In his vision that the ‘service of faith’ must always include the promotion of justice, Fr. Pedro Arrupe, the former Superior General for the Society of Jesus, exhorts that the, “prime educational objective must be to form men and women for others…men and women who cannot even conceive of love of God which does not include love for the least of their neighbours”. The mission of Jesuit education then, is to, “educate the whole person of solidarity for the real world” with a ‘faith that does justice’. The real measure of the success of Jesuit education lies in who their students become, and this becoming, necessarily implies transformation and conversion.
But are these not lofty ideals, and perhaps daunting ones as well, for those of us that might wonder if conversion and transformation are not much more than we originally bargained for? None-the-less this is the call to each of us as Christians, and in a particular way, our call in the study of theology. Each student who walks through the doors of Regis College is ushered in on the breath of the Holy Spirit! We come from all walks of life, at different ages and stages, and with immensely varied life and cultural experiences. But the common thread that binds all of us together in this community is that deep longing for wholeness and for freedom in our desire for God. It is therefore not only in the excellence of academic education that transformation is fostered, nor is it solely to be found in the richness of this education steeped in Ignatian Spirituality, but fundamentally and concretely, transformation is fostered, as it lived out in the relationships of this Regis College community. It is here that we are all challenged by diversity, and it is here that we pray together, share our stories, and dare to imagine as we discover that our unspoken dreams find resonance and life, in the shared dreams of another.
But why is it that we talk of transformation and conversion in relation to the mission of Jesuit education to form the whole person? What makes this process so much more important than merely the acquisition of knowledge and the fine tuning of skills? I believe that it is because it is not possible to fulfill the mandate, ‘to educate the whole person of solidarity for the real world’ with a ‘faith that does justice’, unless we first become aware of our own poverty, our own brokenness in our stance before God. Herein lies the seed bed by which solidarity is germinated. For it is here that we begin to know who we truly are in our radical dependency on God and thereby, are enabled to cooperate more fully with God’s transformative grace. History has shown that many good intentioned people have also done the greatest of injustices. Good intention, without the reflection that brings transformation, is not enough! Solidarity with the poor is only possible when we come together as equals in the knowledge of our own poverty, so that we learn from one another, heal one another in a communion of friendship that speaks of the Reign of God. The ‘doing’ of justice is fundamentally about our ‘being’- it demands authenticity in relationships, and authenticity in relationships is the substance of our conversion and transformation.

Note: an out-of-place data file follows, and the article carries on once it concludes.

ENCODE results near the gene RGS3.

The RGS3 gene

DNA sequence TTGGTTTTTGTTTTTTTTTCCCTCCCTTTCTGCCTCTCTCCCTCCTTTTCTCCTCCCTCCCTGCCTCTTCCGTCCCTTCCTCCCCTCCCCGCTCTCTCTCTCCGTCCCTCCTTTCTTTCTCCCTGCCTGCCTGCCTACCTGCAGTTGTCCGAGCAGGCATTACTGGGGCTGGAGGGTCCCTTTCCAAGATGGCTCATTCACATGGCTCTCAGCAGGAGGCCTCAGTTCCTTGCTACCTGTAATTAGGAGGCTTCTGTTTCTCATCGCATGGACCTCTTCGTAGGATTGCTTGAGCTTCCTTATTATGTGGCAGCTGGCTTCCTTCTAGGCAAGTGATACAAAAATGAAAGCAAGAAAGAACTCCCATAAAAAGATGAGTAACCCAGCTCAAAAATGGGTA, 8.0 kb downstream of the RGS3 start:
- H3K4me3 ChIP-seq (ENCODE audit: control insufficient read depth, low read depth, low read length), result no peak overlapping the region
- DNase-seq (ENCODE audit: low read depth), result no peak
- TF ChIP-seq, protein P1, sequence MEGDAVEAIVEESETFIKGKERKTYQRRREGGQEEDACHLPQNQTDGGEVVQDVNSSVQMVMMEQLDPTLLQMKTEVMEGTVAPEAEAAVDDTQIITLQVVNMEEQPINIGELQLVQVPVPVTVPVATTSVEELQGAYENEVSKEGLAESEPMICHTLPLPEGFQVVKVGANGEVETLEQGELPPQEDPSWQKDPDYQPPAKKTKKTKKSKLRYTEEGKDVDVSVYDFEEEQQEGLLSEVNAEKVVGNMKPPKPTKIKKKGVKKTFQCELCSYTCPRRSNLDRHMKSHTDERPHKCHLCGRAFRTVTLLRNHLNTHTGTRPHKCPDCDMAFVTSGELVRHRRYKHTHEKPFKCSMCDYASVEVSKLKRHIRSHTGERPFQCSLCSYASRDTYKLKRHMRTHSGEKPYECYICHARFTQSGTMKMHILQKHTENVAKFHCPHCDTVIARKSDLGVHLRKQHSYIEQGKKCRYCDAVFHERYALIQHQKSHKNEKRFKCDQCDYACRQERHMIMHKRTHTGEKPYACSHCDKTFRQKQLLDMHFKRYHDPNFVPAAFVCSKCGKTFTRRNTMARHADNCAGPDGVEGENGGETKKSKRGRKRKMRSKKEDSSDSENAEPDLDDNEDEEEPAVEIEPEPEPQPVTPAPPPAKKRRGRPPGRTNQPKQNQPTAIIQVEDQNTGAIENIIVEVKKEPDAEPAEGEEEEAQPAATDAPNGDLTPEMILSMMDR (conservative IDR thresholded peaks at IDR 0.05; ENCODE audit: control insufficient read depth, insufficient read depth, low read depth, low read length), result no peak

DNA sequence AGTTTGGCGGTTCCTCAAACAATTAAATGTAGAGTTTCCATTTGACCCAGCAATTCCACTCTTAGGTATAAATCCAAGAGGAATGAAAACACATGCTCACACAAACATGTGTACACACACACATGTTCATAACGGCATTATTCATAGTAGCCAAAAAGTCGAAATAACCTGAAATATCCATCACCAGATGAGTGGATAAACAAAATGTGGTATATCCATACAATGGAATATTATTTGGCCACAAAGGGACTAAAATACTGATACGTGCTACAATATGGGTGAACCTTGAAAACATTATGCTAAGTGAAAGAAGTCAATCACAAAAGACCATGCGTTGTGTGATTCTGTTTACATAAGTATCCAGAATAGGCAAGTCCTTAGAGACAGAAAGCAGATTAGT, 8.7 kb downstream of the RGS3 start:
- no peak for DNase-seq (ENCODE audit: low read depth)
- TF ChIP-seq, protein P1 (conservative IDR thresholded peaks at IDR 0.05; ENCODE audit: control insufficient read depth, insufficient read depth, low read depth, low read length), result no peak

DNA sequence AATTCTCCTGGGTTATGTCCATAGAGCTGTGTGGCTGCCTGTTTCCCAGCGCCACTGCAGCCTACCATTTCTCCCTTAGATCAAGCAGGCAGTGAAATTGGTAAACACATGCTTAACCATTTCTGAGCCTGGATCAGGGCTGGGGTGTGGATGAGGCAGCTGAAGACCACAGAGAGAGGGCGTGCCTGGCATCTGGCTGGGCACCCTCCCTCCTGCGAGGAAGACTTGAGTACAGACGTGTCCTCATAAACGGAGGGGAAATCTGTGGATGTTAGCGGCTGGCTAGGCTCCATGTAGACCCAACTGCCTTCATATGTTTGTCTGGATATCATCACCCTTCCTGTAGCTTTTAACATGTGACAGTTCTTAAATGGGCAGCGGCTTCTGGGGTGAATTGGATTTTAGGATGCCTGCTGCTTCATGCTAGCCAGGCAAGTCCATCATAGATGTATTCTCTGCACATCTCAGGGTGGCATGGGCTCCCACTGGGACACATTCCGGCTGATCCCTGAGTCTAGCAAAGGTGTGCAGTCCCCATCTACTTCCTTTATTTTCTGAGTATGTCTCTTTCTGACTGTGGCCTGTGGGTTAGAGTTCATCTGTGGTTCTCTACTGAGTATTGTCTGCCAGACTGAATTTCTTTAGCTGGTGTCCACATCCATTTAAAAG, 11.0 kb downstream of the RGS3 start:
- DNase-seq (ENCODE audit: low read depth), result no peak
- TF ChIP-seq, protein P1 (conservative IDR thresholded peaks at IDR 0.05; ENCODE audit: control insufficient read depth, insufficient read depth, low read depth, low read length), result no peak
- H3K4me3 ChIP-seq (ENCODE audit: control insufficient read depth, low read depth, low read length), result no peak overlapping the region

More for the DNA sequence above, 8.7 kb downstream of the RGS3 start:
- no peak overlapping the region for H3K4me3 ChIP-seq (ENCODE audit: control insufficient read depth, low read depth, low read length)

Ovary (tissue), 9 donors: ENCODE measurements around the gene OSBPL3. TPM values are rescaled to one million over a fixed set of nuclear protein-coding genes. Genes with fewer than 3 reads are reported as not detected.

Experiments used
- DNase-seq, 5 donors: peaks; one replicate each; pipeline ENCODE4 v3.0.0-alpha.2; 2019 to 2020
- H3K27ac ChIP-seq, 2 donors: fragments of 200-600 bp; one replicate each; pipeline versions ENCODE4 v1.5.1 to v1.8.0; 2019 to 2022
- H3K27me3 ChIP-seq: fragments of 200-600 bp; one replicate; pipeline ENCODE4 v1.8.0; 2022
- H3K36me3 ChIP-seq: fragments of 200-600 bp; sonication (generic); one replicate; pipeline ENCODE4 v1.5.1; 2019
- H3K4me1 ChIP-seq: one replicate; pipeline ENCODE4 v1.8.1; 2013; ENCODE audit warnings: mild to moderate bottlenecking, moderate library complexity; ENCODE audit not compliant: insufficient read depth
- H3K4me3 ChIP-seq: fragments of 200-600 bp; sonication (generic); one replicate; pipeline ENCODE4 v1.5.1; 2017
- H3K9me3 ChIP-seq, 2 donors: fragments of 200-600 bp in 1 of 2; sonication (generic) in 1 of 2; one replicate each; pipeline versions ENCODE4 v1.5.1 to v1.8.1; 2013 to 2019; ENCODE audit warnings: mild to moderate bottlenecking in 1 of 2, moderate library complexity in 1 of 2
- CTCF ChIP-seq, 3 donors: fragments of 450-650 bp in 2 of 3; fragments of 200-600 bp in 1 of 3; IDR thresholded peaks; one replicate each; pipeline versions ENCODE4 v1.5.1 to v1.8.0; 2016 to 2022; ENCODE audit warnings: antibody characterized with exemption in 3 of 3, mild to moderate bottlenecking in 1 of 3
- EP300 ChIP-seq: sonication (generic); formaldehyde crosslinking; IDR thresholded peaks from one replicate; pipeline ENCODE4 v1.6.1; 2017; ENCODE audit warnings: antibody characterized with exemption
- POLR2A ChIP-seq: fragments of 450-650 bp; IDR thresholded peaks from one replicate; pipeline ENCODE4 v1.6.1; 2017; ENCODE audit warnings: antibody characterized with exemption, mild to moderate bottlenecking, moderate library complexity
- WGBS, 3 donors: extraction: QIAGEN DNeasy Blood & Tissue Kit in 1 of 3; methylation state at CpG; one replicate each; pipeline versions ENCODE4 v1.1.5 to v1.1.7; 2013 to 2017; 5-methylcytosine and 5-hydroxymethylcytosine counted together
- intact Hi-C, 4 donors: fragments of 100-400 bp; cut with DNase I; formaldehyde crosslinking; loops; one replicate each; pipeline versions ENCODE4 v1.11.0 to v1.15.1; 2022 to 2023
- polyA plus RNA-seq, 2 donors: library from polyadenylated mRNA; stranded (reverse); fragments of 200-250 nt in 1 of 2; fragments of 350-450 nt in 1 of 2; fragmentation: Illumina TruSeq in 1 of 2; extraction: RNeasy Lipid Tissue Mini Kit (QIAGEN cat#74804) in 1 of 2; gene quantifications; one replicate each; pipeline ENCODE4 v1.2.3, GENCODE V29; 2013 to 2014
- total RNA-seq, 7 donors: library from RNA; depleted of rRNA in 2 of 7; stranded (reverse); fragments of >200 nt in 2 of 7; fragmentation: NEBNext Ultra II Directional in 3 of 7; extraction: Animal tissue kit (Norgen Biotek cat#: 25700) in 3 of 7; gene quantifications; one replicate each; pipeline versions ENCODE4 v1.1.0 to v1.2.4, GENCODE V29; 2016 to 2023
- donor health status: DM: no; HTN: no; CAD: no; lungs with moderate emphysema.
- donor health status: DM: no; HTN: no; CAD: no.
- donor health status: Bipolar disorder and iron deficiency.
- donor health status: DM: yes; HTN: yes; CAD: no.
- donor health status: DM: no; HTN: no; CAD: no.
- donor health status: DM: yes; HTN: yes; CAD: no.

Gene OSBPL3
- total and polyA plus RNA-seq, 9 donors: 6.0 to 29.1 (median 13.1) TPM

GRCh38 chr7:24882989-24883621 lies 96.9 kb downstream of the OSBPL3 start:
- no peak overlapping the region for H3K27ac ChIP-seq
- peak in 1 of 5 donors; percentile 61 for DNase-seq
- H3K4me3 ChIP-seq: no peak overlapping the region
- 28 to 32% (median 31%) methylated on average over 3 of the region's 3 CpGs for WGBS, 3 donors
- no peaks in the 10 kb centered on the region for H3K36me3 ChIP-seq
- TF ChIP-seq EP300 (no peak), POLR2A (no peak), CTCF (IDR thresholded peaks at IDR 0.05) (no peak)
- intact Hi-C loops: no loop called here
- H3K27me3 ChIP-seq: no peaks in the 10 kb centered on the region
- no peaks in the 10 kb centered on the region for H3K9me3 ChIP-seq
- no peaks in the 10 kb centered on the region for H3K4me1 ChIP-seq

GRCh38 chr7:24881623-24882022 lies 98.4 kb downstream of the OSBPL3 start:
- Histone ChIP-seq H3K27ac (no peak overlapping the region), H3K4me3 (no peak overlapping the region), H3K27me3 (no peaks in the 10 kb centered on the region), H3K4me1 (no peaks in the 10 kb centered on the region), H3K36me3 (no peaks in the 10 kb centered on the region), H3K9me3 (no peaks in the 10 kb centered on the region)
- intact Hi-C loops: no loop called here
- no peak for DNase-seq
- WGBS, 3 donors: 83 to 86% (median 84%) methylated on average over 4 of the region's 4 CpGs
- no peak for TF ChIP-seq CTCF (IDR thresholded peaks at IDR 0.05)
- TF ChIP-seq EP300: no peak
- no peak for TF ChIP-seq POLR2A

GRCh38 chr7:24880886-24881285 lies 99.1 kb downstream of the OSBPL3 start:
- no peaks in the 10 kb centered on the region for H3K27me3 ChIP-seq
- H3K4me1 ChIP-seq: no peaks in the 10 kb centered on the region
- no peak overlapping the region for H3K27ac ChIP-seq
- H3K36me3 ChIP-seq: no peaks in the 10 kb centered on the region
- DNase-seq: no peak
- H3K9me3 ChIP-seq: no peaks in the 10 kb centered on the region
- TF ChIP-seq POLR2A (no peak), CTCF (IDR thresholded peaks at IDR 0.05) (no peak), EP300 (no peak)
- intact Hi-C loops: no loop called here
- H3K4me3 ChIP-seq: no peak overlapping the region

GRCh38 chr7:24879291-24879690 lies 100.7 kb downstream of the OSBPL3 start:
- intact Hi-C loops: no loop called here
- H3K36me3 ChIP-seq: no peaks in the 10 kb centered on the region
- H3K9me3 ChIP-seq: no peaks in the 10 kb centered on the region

In this way the students of Regis College are formed to be, not only ‘workers’ in this world of ours with its complex and global problems, but more importantly they are formed to be a ‘presence’ in the world. A presence that incarnates the love of Christ that is for all, and that is the catalyst for the transformation of the whole world, in the ground-breaking and in-breaking efforts of the Reign of God.
And so my dear fellow students, faculty and guests, today we, as a community through this ASN induction ceremony, acknowledge in these students, that indeed Jesuit education has fulfilled its mission to form the ‘whole person of solidarity for the real world’. We also congratulate the honourary inductees, who mirror this same process. The evidence is modeled here, in the lives and in the commitments of each of these people; lives that reflect the values of, scholarship, loyalty and service. We thank them for being who they are in their generous response to God’s initiative in their lives- lives from which flow efforts that in silence, resound with the Glory of God.